October 31, 2013 UT, City of Knoxville to Mark Progress of Pathways in Historic Cemeteries
For almost five years, UT students and faculty have been working with city and county officials, the community, and members of the Knoxville Re-Animation Coalition to rehabilitate two historically and culturally important cemeteries in East Knoxville.
At 6:00 p.m. Friday, November 1, they will celebrate the progress of a new “Community Passage,” 1,000 linear feet of pathways constructed throughout Odd Fellows Cemetery. It is a part of a two-cemetery project, which also includes Potters Field. This marks the first major step toward improving accessibility and stabilizing the cemeteries’ landscape, two primary aspects of their overall master plan.
The event will begin on Bethel Avenue where a procession—guided by 500 luminaria for the number of volunteers who have worked on the project—will lead to Dr. Walter Hardy Memorial Park, 2020 Martin Luther King Jr. Avenue.
Singer Sister LaTeta will perform and lead the procession through the cemeteries. Knoxville Mayor Madeline Rogero will speak as well as faculty and members of the UT College of Architecture and Design and the Knoxville Re-animation Coalition.
Odd Fellows Cemetery, which contains about 6,000 graves, was founded around 1880 as a burial ground for Knoxville’s African-American community. Potters Field, founded in 1850, was once designated for the city’s poor and has an estimated 18,000 graves.
When the project began in 2009, plot maps did not exist for those buried in the cemeteries and many of the markers were missing. The grounds were overgrown and the soil eroded by frequent floods. Access to the cemeteries also was limited, making visitation difficult.
Katherine Ambroziak, an assistant professor of architecture, leads the UT efforts. She is working with students, colleagues, and the Knoxville Re-animation Coalition to transform the cemeteries and the surrounding land into a place of pride. They have researched the cemetery grounds, produced land surveys, are establishing a plot map and database of those buried in the area, and are developing a memorial landscape that is easy to navigate with markers and paths.
The Odd Fellows Cemetery restoration is one of the Knoxville Re-animation Coalition’s inaugural projects and serves as its official introduction to the Knoxville community. Its mission is to educate and create wealth among Knoxville’s African-American community through projects that illuminate its past achievements.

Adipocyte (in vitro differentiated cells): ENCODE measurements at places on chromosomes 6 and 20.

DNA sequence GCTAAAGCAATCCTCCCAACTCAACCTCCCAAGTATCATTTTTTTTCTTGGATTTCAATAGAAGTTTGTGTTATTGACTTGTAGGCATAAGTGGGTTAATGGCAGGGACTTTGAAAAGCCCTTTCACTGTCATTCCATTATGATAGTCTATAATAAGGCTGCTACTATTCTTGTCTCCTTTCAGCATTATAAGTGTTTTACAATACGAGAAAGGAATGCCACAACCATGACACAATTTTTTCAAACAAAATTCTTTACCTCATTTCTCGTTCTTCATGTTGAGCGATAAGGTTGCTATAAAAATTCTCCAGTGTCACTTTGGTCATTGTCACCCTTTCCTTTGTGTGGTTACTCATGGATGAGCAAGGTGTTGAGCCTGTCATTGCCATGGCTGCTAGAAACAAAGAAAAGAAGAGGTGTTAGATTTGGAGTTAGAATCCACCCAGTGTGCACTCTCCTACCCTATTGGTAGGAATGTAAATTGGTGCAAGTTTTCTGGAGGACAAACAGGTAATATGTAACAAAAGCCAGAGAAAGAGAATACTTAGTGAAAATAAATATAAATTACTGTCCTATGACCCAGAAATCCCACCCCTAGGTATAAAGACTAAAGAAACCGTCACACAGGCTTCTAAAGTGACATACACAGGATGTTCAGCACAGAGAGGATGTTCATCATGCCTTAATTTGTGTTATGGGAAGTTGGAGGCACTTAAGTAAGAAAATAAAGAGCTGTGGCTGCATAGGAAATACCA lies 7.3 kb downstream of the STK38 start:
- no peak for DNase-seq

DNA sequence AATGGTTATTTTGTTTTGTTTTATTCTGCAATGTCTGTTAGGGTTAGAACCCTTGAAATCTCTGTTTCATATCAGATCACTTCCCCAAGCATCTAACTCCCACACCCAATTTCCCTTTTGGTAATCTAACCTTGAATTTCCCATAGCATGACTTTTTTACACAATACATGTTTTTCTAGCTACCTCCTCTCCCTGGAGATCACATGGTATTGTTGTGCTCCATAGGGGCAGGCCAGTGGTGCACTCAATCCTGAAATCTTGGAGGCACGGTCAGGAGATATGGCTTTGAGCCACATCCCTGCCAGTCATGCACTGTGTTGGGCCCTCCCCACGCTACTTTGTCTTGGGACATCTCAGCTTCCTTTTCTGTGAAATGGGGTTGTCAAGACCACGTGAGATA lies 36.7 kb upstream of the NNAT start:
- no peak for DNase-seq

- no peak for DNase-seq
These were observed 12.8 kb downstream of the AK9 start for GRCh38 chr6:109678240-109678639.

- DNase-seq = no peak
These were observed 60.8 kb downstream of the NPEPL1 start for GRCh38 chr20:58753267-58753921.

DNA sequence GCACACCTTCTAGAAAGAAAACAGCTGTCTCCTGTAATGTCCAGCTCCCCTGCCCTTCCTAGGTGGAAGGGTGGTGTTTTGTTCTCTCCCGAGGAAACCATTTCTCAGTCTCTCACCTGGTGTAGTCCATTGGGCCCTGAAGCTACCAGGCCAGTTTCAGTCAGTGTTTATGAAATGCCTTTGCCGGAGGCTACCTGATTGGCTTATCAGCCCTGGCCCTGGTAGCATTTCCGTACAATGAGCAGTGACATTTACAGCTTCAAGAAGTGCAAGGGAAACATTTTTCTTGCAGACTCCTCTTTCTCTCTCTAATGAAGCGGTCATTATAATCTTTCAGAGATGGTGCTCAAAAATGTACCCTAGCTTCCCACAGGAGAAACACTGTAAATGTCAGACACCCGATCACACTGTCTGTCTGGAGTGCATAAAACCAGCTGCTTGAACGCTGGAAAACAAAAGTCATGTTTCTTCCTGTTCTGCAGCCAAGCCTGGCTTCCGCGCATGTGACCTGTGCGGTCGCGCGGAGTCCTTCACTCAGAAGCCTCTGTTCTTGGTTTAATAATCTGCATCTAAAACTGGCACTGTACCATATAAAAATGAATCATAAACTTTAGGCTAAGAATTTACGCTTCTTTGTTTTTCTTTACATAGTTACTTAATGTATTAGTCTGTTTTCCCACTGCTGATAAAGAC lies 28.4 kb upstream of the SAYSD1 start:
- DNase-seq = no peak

“The Community Passage marks one step in a long-term vision in reclaiming the cemetery and building the community,” Ambroziak said. “Through the work of volunteers, the university, and local government, we are working to establish a network of pathways that will grow over time to provide access to the beautiful and sacred lands of the cemetery.”
The latest progress was completed this summer, when volunteers, including more than 100 freshman participants in UT Ignite, helped to move over 250 tons of soil and stone donated by the City of Knoxville to make and widen the cemetery’s paths. They staked out the walk, placed guidelines, and also designed the paths to be accessible to those with disabilities.
“Our goal was to construct the earthen foundations for a future hardscape walkway in the western portions of the cemetery,” Ambroziak said. “These will serve as raised walking paths that will provide easy and safe passage from north to south. No more walking on South Kyle Street and dodging cars. No more roots and puddles. We want to give back to this community that has taught us so much about pride and grace.”
Kiki Roeder (865-974-6713, email@example.com)
“UT, City of Knoxville to Mark Progress of Pathways in Historic Cemeteries,” Tennessee Today, 30 Oct. 2013.
“Hundreds of Volunteers Help Rehab Historic East Knoxville Cemetery,” WATE, Channel 6, 14 Aug. 2013.
Images provided by Brad Collett, of the Landscape Architecture, who has also coordinated the work for the Community Passage. Photographs are from the work completed during August 2013.